College Savings Strategies
From a 529 to a Coverdell ESA and beyond
That first figure was the average tuition paid last year for in-state residents at a four-year public university; the second, even scarier number represents the 2013-14 tuition at a private university, according to the College Board’s Annual Survey of Colleges. Room, board, books and supplies are extra.
“The biggest mistake families across all economic levels make is that they don’t plan for college,” says Thomas Butler, founder and owner of ThomEducates and director of the Philadelphia College Prep Roundtable. “Federal, state and institutional grants and loans usually won’t cover the entire cost of a traditional four-year college experience.”
Even if it’s only a few dollars a month, it’s best to start saving as soon as possible after your child’s birth so your money has the most time to grow. Financial advisors can help, but aren’t necessary if you want to avoid their fees. Here’s a roundup of the best ways to save now for your child’s future tuition.
529 savings plans
A 529 savings plan is one of the best ways to save for college. Anyone can contribute, and all plans are exempt from federal taxes when used for qualified higher education expenses, including tuition, room and board, books, equipment and special needs services. If your child doesn’t go to college, you can change the beneficiary to another family member or withdraw the money, though you must pay taxes and a 10 percent penalty for withdrawal.
Each state maintains its own 529 plan. Delaware, New Jersey and Pennsylvania offer 529 savings plans that can be opened with as little as $15 to $25. Pennsylvania also offers a Guaranteed Savings Plan (GSP) that allows you to purchase future tuition for most of the country’s community colleges, technical schools and state and private universities at today’s prices. For instance, if you invest enough money for one semester at a private college today, the plan will guarantee enough money for one semester at that school in the future, regardless of tuition increases.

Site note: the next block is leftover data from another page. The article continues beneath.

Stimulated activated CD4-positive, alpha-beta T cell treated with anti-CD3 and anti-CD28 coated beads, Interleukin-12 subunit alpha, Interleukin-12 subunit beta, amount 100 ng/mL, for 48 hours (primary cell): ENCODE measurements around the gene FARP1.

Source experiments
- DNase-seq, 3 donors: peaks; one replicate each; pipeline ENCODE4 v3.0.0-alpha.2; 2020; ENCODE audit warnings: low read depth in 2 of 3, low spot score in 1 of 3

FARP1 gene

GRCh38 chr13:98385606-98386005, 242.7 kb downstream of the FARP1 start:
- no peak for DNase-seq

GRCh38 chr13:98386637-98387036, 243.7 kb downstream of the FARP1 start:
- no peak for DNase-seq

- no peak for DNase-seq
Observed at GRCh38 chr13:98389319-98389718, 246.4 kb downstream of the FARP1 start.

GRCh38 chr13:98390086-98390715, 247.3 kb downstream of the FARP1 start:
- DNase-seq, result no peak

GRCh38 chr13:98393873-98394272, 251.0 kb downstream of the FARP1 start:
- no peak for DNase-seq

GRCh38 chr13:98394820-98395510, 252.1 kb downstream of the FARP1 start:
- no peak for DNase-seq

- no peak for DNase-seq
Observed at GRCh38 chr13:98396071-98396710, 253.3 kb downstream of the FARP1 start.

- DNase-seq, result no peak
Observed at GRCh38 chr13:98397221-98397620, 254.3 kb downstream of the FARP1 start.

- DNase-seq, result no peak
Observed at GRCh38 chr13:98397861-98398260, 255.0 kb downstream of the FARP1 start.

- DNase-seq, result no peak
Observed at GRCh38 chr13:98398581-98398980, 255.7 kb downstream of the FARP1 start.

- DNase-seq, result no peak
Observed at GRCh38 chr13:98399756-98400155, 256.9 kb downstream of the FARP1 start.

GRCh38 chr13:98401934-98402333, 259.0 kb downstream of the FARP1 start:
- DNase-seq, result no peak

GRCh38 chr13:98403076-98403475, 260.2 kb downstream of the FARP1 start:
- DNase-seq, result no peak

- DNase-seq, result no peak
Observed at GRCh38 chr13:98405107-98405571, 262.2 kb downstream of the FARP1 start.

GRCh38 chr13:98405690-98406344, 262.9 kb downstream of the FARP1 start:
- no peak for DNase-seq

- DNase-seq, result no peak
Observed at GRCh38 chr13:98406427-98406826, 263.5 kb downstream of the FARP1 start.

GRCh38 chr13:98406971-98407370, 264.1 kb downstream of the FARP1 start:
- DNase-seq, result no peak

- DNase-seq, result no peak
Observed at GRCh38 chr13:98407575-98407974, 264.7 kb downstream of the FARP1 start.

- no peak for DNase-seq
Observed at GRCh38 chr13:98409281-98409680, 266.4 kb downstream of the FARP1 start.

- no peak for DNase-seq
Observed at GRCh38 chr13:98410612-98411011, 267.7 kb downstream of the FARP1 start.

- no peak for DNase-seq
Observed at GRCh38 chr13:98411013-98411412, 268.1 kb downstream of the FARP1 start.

A Coverdell Education Savings Account (ESA) can be used for college as well as elementary and secondary school expenses. Coverdell ESAs have more investment options than 529s, but your modified adjusted gross income must be below $110,000 for a single taxpayer or $220,000 for a married couple filing jointly to contribute, and there is a $2,000 per year contribution limit. Like 529s, earnings and qualified withdrawals are tax-free.
Bonds and CDs
U.S. savings bonds and CDs are low-risk investments guaranteed to yield a fixed percentage at maturity. If your income falls below a certain level, the interest earned on Series EE and Series I Bonds is tax free when redeemed to pay higher education expenses or when rolled over into a 529 plan. If you expect your income level to rise above these levels in an upcoming year, Fred Amrein, founding principal of Collegeaffordability.com and Amrein Financial in Wynnewood, PA, recommends converting the bond into a 529 plan before that happens.
You can earn money for college by enrolling your credit and debit cards in a free rebate program like UPromise.com. Every time you shop at one of the hundreds of retailers in the site’s network, you earn a percentage of your spending back to be used for college expenses. Several credit cards also offer a percentage of money back on any purchases you make on their card to be used for college expenses.
If your child is in high school and you haven’t saved, take a deep breath. “It’s never too late to put money in a 529,” says Fred Amrein.
PA 529 tax deductions make it worthwhile for Pennsylvania residents to invest even while their child is in college. Investing money in a PA 529 and paying the qualified expenses from it will save around 3 percent over paying the money directly to college tuition.
If you won’t be retiring soon after your child completes college, you may consider borrowing from your IRA, particularly a Roth IRA, to help pay for college. The 10 percent penalty for early withdrawal is waived for qualified higher education expenses.
Susan Stopper writes frequently for MetroKids.